One of my favorite instructors – as well as one of my favorite people! – is Laurie Schnebly Campbell. I learn something new and amazing in each of her classes AND in each of her posts! Read on…
Romantic novels lend themselves to D-words, don’t they? Dark and dazzling heroes delighted by daring and delicious heroines, dastardly villains dogged by defeat in difficult and dangerous conflicts…you get the idea.
But then there’s the down-side. Getting all that drama across to the reader requires a lot of darned hard work, both in terms of description and dialogue. And none of us (well, very few of us) are instinctively good at BOTH of those.
Yet we need them both.
Think about the writers you like best. Some are better at dialogue, some at description, and a few stars are fabulous at both. Other celebrated authors are perfectly good — even if not incredibly wonderful — at each of the D’s. But when you think about the people whose books you enjoy most, which names come to mind?
Best Of The Best
Which skill, dialogue or description, do those authors excel at?
It’s pretty rare that everyone on your list of favorites will be better at the same thing, right down the line. Even though I tend to enjoy dialogue more than description, some of the authors I love are amazingly good at description. And I’m always amazed when I hear a writer whose lyrical descriptions practically GLOW mutter, “I wish I were better at scripting dialogue.”
You probably know YOUR strong suit already. Your reviewers or critique partners or beta readers have commented on how vividly your characters’ conversations come to life, or how clearly they can see the setting where your opening chapter takes place. You might be especially good in that area because it’s a natural gift, or because you’ve worked hard at improving your skill.
Either way, that’s something to celebrate.
Struggling With The D’s
But what if you don’t have a natural gift for dialogue or for description? What if one comes fairly easily and the other leaves you feeling discouraged, disappointed, despondent, deflated, desolate — okay, you get the idea.
The thing is, description and dialogue each require the same basic set of skills. Most of us tend to think we’re stronger in one area and weaker in the other, but in fact they both rely on the exact same fundamentals.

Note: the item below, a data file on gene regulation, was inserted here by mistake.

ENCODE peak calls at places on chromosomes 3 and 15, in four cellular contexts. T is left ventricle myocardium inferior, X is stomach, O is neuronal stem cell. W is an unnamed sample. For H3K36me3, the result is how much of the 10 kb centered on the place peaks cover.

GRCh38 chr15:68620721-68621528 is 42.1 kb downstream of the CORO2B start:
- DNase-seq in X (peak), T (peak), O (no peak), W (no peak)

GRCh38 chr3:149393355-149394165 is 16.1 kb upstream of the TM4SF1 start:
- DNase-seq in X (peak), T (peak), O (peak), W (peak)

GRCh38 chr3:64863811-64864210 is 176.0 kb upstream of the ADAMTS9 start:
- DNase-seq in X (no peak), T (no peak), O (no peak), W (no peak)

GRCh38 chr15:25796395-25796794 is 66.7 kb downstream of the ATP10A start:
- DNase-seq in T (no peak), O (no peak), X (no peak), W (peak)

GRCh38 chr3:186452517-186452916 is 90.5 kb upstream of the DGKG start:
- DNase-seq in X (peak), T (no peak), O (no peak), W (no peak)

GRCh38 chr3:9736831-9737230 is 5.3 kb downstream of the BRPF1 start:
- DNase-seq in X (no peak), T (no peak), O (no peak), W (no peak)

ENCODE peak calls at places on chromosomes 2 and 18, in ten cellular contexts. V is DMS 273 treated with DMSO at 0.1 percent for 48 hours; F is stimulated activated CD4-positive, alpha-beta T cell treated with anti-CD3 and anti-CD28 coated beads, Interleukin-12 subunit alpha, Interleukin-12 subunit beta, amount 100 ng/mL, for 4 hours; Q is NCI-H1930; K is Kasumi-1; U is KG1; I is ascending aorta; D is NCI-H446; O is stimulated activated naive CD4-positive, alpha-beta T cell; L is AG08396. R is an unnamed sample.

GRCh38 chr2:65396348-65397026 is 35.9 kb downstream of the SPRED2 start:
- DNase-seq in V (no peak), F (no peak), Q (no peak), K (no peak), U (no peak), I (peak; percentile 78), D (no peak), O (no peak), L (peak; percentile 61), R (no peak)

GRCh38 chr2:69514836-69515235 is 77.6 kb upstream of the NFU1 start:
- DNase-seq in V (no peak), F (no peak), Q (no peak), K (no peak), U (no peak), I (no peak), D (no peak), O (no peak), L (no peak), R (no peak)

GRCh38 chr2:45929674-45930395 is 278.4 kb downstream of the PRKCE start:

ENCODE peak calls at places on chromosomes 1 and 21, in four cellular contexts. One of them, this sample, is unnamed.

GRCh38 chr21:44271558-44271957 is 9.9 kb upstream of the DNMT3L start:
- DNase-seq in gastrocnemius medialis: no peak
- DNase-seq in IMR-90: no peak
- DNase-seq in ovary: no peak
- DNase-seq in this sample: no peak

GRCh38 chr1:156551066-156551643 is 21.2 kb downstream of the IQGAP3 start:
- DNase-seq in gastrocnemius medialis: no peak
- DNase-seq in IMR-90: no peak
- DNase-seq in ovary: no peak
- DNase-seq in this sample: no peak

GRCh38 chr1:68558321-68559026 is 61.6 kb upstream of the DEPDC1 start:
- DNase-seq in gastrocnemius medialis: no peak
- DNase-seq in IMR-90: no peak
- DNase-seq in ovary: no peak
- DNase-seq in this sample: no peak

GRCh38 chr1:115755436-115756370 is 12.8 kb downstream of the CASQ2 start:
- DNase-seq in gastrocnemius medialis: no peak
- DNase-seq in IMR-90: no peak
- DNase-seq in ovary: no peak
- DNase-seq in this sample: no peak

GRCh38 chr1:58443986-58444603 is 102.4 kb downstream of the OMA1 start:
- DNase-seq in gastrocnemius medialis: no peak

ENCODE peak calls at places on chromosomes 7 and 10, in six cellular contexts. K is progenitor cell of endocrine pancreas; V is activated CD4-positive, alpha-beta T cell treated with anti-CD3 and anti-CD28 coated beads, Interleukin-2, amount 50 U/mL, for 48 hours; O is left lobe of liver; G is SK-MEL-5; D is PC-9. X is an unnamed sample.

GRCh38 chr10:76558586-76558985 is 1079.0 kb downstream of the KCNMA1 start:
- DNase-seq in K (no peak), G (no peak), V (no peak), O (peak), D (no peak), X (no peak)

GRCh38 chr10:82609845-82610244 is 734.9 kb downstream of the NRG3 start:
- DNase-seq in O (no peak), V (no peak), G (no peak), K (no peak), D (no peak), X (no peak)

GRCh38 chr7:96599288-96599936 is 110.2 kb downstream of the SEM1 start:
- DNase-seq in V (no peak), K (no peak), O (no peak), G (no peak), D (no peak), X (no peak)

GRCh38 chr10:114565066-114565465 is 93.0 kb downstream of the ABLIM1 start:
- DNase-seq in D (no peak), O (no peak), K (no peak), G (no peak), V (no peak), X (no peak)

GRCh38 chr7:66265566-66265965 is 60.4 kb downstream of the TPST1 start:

What are those fundamentals?
Each one of those contributes to your dialogue as well as to your description. We’re not all equally good at every item on the list, but that doesn’t matter — those individual differences are what give each of us a unique voice.
And speaking of unique voices, that takes us right back to the earlier question about authors we love.
A Question For You…
So now I’m asking for opinions: who’s an author you love, and is that author better at description or dialogue? Or, putting it another way, which of those two writing skills comes to mind first when you think of this person’s books?
If your favorite writers are equally fabulous at both, that’s lovely for them and their readers, but it doesn’t help our survey much. What I’m looking for here is examples of writers who are particularly good at ONE of the big D’s.
And it’s totally okay if someone says “I love Nora Roberts’ description” and someone else says “I love Nora Roberts’ dialogue” — all that matters is what YOU especially like about her, or some other author’s, writing.
…Plus A Prize
Anybody who sends an answer goes into the drawing pool for free registration to my October 7-31 class, The Double D’s: Dynamic Description & Delicious Dialogue, which you can read about at WriterUniv.com. (It covers those six fundamentals mentioned above plus a few more, along with tips on both D’s from a variety of successful authors.)
Just send the name of a writer whose work you admire and whether you’re more impressed by their dialogue or description — if you want to give an example, that’s swell but not required. And I’ll look forward to seeing who makes the list!
Laurie, who’d love to discover some new recommendations OR be reminded of old favorites because either way it’ll be a treat!
Don’t forget to answer Laurie’s questions for a chance to win a prize!
Join us on Monday for Editor Tessa Shapcott!
Bio: Laurie Schnebly Campbell loves writing dialogue and hates writing description, but has to admit that books written by other authors — who feel exactly the opposite — are every bit as good as her own. Discovering how “both kinds of writers can build on their strengths in one area to improve the other” led her to collect tips from newly-published and long-established authors on creating fabulous Double D’s, which she’ll share in her October class at WriterUniv.com.
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